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Press Release
January 09, 2008
Kinglsey Field F-15s to fly Thursday
KINGSLEY FIELD, Ore. – After more than two months of being grounded the F-15s from the 173d Fighter Wing will once again be back in the air starting Thursday morning.

The jets have been grounded since November 2 after an F-15 from the St Louis Air National Guard broke apart during flight and crashed. Since then all F-15 units around the country have been conducting a series of inspections to look for potential cracks that might have caused the St. Louis plane to come apart.

"It will be good to be back flying, getting the mission done," said Colonel Tom Schiess, 173 FW commander. "We have been utilizing our simulators everyday to keep students and instructors up to speed. However, nothing replaces getting in the jet."

Today's decision follows detailed information briefed on Friday to Air Combat Command from the Air Force's F-15 Systems Program Manager, senior engineers from Boeing and the Warner Robins Air Logistics Center, as well as a briefing received today from the Accident Investigation Board president.

The information included an analysis of the health of the Air Force's F-15 fleet from findings from the Nov. 2 mishap investigation, maintenance inspections and actions completed and taken to date as well as historical science and engineering trend data from F-15 fleet management.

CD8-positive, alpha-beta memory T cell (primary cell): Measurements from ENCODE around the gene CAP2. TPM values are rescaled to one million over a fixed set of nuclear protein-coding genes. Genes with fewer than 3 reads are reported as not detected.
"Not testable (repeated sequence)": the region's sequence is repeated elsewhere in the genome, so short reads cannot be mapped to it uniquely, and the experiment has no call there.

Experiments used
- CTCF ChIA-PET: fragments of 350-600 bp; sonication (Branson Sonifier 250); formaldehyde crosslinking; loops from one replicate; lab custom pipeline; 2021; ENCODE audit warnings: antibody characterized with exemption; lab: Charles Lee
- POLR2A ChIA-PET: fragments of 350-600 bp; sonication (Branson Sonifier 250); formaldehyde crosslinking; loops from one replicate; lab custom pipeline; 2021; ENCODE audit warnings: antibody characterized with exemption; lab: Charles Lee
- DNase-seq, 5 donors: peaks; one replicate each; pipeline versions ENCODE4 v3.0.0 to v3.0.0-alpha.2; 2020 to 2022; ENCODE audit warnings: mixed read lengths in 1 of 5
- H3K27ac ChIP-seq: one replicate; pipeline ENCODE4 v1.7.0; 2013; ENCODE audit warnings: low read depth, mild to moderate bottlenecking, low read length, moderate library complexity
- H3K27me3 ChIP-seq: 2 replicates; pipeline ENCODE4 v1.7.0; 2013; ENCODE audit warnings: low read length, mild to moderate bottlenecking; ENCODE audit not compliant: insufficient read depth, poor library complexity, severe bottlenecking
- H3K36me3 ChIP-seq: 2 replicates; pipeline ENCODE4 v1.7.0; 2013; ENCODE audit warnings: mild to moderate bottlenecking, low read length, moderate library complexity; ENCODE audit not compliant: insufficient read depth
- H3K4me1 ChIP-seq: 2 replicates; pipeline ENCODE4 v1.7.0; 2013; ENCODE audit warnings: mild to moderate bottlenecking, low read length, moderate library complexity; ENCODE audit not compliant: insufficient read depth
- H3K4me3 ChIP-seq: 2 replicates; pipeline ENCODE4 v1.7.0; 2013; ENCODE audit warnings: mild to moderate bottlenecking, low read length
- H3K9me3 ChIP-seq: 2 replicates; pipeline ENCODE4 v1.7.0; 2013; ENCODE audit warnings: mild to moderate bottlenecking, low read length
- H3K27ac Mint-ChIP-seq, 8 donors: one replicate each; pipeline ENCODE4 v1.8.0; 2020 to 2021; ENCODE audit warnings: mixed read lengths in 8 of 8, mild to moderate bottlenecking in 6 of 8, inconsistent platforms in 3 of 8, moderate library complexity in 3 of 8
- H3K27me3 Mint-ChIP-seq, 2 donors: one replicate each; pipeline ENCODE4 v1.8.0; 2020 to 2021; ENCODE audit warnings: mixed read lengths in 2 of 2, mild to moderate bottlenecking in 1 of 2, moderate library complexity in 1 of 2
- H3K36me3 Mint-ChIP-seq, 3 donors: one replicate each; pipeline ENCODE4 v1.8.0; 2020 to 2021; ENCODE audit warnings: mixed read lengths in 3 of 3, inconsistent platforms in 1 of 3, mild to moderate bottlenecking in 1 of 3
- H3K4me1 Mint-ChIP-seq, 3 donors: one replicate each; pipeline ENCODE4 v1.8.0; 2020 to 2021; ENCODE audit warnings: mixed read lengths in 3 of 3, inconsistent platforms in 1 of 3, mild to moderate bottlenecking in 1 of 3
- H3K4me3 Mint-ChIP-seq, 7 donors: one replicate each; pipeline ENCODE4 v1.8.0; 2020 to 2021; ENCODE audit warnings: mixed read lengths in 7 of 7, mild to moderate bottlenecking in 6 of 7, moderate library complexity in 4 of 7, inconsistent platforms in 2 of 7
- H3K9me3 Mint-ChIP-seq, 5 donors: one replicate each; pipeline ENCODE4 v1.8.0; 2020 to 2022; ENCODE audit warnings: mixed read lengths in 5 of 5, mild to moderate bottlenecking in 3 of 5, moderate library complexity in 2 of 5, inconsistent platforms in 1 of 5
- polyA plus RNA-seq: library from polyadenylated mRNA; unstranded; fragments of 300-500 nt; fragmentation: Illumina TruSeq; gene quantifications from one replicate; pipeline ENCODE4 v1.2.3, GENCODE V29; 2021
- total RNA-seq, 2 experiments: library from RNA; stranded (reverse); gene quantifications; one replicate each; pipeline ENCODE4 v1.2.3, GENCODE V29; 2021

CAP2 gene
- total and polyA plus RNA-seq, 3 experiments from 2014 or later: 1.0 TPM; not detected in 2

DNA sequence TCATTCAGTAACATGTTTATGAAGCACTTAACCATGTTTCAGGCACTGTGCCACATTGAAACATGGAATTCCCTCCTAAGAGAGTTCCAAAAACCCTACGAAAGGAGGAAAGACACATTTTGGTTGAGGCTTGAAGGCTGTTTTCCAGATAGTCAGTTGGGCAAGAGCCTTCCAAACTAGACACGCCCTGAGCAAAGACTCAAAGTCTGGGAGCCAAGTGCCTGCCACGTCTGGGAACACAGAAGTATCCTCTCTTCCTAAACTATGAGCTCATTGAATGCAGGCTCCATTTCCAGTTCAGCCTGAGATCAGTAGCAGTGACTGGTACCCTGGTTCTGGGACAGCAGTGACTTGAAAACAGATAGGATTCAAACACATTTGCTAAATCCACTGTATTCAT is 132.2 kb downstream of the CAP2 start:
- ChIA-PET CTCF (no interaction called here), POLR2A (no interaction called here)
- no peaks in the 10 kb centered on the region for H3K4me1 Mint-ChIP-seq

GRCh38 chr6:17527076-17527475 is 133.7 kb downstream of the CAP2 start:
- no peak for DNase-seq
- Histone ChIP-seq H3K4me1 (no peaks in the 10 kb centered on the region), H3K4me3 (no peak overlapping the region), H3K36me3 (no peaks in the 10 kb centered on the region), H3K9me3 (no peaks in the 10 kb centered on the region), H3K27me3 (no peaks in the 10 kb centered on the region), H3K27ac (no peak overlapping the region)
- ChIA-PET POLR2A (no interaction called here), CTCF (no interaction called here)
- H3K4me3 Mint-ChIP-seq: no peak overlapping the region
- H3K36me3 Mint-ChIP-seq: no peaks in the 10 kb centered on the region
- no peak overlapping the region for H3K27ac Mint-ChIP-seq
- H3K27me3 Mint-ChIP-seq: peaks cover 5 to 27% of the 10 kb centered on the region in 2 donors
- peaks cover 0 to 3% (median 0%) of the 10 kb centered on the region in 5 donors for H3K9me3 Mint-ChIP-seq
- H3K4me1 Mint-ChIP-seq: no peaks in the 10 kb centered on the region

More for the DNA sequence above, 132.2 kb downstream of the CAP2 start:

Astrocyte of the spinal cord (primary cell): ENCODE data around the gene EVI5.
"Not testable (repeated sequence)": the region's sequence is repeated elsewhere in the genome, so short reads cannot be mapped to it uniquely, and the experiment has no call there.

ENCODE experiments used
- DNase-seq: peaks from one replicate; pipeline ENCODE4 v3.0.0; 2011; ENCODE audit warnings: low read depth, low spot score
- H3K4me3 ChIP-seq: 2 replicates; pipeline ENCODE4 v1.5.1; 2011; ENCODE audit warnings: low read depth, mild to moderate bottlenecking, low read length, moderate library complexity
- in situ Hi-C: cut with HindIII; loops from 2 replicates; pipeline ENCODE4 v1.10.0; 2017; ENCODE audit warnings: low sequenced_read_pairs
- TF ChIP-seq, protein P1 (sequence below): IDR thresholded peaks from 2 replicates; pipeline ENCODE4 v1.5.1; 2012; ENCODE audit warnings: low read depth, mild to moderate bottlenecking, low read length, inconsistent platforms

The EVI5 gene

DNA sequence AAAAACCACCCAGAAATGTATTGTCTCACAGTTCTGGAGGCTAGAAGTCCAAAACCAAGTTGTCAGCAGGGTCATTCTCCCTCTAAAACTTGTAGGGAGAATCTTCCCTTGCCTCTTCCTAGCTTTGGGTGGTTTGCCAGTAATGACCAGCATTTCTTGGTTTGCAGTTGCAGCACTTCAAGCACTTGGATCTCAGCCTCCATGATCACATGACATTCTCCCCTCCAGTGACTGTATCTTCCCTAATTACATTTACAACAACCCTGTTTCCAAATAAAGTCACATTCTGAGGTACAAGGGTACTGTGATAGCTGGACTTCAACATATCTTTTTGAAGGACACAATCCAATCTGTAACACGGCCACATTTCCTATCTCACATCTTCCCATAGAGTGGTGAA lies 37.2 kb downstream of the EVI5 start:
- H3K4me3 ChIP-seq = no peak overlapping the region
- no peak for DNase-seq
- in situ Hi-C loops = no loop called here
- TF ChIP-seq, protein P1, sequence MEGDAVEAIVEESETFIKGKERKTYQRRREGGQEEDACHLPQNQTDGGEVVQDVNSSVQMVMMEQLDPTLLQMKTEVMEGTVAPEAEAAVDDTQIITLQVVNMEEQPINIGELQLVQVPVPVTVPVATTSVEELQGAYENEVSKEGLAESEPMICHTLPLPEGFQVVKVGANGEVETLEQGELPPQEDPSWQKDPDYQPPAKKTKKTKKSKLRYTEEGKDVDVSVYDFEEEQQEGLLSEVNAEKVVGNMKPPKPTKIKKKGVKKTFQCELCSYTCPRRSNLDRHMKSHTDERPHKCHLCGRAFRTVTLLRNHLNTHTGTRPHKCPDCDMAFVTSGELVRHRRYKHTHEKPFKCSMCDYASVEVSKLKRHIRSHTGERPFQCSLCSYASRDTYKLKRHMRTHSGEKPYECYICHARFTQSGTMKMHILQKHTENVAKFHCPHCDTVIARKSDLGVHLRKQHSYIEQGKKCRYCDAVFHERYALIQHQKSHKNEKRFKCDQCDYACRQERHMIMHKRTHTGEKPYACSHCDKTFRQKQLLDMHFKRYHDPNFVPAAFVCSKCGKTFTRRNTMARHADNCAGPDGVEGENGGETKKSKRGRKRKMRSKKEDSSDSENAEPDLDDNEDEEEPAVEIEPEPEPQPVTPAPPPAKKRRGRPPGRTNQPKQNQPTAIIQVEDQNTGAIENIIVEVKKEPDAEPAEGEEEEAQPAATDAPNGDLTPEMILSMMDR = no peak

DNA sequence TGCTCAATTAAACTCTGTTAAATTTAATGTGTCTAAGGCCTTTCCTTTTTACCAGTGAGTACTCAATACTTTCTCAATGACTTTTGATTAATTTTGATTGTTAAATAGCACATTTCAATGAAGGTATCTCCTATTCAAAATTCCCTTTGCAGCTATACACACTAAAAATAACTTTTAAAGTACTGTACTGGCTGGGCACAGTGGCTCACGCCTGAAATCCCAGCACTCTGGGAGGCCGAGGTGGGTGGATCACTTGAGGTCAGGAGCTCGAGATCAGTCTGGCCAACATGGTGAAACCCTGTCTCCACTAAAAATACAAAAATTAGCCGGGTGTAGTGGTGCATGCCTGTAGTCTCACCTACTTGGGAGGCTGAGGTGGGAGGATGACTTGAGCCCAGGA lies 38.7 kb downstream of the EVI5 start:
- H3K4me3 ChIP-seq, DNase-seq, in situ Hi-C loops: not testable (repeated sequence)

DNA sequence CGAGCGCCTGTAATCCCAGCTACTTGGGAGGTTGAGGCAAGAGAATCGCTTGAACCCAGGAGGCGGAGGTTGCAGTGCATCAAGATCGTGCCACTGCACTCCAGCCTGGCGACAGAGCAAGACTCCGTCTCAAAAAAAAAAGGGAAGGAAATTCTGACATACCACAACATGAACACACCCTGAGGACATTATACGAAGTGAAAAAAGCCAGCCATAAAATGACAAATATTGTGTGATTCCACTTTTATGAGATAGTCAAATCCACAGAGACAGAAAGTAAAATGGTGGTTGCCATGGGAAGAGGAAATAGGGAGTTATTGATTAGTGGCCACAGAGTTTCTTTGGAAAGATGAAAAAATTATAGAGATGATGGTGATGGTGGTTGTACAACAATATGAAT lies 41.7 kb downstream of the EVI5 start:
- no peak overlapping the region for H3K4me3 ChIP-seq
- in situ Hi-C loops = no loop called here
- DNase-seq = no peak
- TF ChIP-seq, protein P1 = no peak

Inspections are more than 90 percent complete for the entire F-15 fleet. Kingsley Field is 100 percent complete with all required inspections. Remaining inspections have primarily focused on the forward longerons. The longerons are a critical support structure.

"The 173d Fighter Wing has 25 jets in our inventory, but we currently have four F-15s that are released to fly on base tomorrow," said Colonel Schiess. "From here jets will be cleared to fly based on further engineering analysis. Four of the 25 aircraft here have cracked longerons that will require at least 6 months to repair."

Additionally, approximately 40 percent of inspected aircraft in the entire F-15 inventory have at least one longeron that does not meet blueprint specifications, Kingsley Field has 15 aircraft in this category. This is a problem caused 25 years ago when the aircraft were built, but is just now being realized with this accident.

Deviations in these longerons will be analyzed at the Warner Robbins Air Logistics Center. The analysis is expected to take approximately four weeks to complete. Once the analysis is complete, Air Combat Command will be able to better determine which aircraft will need further inspection, or repair, before returning them to flight.

EDITOR'S NOTE: Media is invited out to cover the first take-offs, Thursday, January 10. Please RSVP to Capt Lucas Ritter at 885-6198 by 4 p.m. today. Take-offs will be at 9:30 a.m. so media will need to be at the main gate at 8:45 a.m. to facilitate clearances.
Contact Info:
Capt Lucas Ritter